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The challenge

The growing threat of antibiotic resistant superbugs

Antimicrobial resistance (AMR) is one of humanity's greatest threats. As bacteria and other microbes develop increased resistance to the drugs designed to kill them, researchers are racing to find ways to reduce the incidence of bacterial infectious disease.

Rapid destruction: images magnified 120,000 times under a scanning electron microscope show golden staph bacteria cells after two minutes on a) polished stainless steel, b) polished copper, and in c) and d), the team’s micro-nano copper surface.

Copper is one solution. This metal in its ion form has long been found capable to fight different strains of bacteria, including the commonly found golden staph. This is because the ions released from copper's surface are toxic to bacterial cells.

But the process is slow as the releasing of ions from the copper surface is very limited, taking up to four hours to kill about 97% of golden staph. Significant efforts are underway by researchers worldwide to speed up the process.

Our response

A novel antibacterial copper for fighting superbugs

Working with our partners at RMIT University, we’ve developed a potent new copper surface that can destroy more than 99.99% of bacterial cells in just two minutes.

The key to this technology lies in its unique, nano- and micro-porous structure. The researchers used a controlled solidification process to make the alloy which arranged the copper and manganese atoms into specific formations. A chemical process was then used to remove the manganese atoms from the alloy, leaving a pure copper surface full of microscale and nanoscale cavities.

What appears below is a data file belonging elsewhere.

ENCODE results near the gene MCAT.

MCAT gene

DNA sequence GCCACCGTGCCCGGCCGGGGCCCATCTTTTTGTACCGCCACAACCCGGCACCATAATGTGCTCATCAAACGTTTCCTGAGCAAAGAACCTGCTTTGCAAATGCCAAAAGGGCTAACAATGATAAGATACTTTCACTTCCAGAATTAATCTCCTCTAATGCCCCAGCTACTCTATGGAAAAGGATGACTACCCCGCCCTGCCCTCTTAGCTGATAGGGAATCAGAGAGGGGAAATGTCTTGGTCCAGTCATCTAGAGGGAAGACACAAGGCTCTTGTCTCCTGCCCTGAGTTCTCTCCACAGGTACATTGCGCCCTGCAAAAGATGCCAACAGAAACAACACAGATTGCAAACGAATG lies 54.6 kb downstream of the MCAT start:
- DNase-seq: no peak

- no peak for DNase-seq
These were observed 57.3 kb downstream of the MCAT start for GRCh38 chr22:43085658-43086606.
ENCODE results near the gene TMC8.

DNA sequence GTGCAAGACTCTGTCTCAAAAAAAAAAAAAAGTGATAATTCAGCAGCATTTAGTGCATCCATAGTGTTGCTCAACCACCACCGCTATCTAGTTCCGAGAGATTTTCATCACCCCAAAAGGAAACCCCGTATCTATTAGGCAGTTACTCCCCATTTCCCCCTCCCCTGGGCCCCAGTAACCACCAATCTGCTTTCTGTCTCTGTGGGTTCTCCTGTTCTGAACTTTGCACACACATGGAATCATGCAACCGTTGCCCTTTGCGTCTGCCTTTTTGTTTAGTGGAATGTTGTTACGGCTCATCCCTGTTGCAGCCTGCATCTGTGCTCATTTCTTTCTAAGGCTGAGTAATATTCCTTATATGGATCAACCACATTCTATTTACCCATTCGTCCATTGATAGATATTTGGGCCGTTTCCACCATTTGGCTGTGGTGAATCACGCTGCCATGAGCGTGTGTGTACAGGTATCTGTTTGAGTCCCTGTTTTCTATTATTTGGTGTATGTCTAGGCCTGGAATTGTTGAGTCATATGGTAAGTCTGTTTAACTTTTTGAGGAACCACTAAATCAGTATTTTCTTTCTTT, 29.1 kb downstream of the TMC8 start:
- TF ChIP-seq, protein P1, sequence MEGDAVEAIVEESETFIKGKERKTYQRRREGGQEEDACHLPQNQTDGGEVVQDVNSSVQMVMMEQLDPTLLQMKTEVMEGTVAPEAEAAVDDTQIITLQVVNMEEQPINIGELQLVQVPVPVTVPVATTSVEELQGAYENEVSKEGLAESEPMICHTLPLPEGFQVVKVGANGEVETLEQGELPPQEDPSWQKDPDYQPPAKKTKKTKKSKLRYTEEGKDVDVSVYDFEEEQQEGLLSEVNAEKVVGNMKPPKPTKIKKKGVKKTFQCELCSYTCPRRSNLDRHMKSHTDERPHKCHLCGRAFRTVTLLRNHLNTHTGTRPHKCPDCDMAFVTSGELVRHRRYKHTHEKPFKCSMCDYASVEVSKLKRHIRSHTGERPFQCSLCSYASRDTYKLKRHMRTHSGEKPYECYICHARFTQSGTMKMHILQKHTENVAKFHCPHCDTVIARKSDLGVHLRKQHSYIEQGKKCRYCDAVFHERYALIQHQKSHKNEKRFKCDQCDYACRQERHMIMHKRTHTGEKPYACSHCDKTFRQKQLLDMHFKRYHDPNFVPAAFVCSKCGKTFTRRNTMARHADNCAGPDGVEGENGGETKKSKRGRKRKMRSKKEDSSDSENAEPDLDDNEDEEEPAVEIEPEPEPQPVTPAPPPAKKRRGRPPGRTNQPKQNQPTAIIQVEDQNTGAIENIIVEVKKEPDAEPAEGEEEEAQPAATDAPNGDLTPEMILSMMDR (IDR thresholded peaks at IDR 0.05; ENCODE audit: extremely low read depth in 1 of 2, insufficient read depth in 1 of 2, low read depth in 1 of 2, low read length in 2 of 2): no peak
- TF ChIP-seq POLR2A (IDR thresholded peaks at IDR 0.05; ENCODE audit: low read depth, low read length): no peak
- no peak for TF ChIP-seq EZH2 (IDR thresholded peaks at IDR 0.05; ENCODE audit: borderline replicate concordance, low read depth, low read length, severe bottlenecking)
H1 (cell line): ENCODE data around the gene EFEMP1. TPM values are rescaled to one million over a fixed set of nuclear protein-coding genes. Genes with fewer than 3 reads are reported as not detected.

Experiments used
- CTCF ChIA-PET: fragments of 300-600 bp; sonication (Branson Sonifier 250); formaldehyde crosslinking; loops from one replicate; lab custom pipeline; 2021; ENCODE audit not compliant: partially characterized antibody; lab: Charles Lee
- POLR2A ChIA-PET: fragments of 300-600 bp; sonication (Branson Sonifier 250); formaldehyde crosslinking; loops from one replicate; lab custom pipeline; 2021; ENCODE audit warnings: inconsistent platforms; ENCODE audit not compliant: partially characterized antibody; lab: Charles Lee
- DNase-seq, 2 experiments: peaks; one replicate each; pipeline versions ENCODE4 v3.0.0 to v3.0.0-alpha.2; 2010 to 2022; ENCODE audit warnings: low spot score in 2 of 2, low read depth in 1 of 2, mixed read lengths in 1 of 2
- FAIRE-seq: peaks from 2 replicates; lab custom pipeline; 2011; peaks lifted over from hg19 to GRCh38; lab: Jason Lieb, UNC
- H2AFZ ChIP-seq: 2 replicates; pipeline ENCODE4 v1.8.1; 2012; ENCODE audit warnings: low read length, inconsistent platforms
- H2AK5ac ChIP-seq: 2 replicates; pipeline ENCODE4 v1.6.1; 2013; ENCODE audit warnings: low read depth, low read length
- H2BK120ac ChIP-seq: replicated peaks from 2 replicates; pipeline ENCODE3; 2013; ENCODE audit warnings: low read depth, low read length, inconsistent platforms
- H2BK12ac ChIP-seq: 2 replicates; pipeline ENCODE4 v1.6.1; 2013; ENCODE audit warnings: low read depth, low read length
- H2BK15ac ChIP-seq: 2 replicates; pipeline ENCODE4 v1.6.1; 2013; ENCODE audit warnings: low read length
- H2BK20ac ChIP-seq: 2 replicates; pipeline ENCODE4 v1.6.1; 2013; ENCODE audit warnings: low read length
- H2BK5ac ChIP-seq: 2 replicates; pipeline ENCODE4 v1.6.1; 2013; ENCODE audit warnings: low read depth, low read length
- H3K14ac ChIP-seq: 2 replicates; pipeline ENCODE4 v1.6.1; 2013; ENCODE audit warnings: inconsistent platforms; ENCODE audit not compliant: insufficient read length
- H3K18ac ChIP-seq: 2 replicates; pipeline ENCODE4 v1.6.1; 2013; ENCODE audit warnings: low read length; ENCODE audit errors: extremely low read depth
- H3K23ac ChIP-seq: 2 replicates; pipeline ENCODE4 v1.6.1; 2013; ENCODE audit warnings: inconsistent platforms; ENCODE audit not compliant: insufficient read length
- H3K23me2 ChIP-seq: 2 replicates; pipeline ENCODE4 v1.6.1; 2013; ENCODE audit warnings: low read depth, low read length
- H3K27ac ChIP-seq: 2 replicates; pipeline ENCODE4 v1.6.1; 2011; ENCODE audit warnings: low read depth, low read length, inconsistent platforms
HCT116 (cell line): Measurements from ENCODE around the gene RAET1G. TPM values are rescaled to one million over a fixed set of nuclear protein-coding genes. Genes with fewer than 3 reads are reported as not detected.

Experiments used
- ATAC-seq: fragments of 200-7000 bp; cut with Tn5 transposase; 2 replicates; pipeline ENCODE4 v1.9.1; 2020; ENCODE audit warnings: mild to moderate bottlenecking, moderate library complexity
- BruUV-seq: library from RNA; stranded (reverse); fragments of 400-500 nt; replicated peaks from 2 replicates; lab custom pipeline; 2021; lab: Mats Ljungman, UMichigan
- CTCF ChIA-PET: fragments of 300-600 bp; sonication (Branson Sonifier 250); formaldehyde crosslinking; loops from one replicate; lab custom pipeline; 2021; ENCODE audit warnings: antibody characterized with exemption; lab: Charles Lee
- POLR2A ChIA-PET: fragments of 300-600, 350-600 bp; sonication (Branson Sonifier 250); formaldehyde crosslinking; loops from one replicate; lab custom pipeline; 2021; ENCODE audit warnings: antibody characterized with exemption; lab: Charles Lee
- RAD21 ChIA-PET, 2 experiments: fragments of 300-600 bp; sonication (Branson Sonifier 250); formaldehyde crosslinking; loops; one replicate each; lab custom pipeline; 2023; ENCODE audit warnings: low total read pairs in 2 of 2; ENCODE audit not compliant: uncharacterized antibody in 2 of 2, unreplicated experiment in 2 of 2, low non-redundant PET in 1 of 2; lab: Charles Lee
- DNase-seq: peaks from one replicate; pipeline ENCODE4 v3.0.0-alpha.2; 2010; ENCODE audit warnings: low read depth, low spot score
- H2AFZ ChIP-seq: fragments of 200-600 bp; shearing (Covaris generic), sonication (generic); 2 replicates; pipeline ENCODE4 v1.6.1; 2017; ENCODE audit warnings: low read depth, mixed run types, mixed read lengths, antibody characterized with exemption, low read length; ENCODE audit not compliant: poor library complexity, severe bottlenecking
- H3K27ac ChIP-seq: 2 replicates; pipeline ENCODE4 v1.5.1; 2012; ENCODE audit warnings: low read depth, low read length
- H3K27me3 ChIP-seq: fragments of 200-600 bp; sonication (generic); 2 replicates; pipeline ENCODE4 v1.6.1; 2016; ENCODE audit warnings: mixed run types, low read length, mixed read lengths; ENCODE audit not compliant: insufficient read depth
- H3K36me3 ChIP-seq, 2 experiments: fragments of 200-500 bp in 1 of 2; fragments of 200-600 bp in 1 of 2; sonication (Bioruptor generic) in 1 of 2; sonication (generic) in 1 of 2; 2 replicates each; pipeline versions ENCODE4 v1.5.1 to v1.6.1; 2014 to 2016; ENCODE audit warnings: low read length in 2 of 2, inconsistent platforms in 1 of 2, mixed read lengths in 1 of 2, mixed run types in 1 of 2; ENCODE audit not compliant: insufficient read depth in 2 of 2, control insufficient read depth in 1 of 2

The tiny microscale and nanoscale cavities provide a huge active surface area. Consequently, the porous surface pattern also plays a role in allowing copper ions to release faster. And more importantly, the porous pattern makes the copper surface super hydrophilic. This causes water to lie flat on the surface like a film, rather than as droplets. Bacterial cells struggle to hold their form as they are stretched by the surface nanostructure.

Combined, these effects cause the bacterial cells to degrade, leaving them more vulnerable to the toxic copper ions. They also facilitate uptake of copper ions into the bacterial cells.

The results

A range of applilcations

The range of applications for the new material when it is further developed is substantial, and the technology could see application across a range of everyday surfaces including antimicrobial doorhandles and other everyday high touch-point surfaces in schools, hospitals, homes and public transport. It is proposed that it will also have effective application in antimicrobial respirator filters, air ventilation system filters, and in face masks.

Investigations are currently being considered for its effectiveness against SARS-COV-2, the virus that causes COVID-19. Other studies have uncovered that copper may be highly effective against the virus, and the US Environmental Protection Agency has recently officially approved copper surfaces for antiviral uses earlier this year.

This study was initiated in an RMIT-CSIRO PhD program and was subsequently co-funded by the CASS Foundation, Melbourne, Australia.

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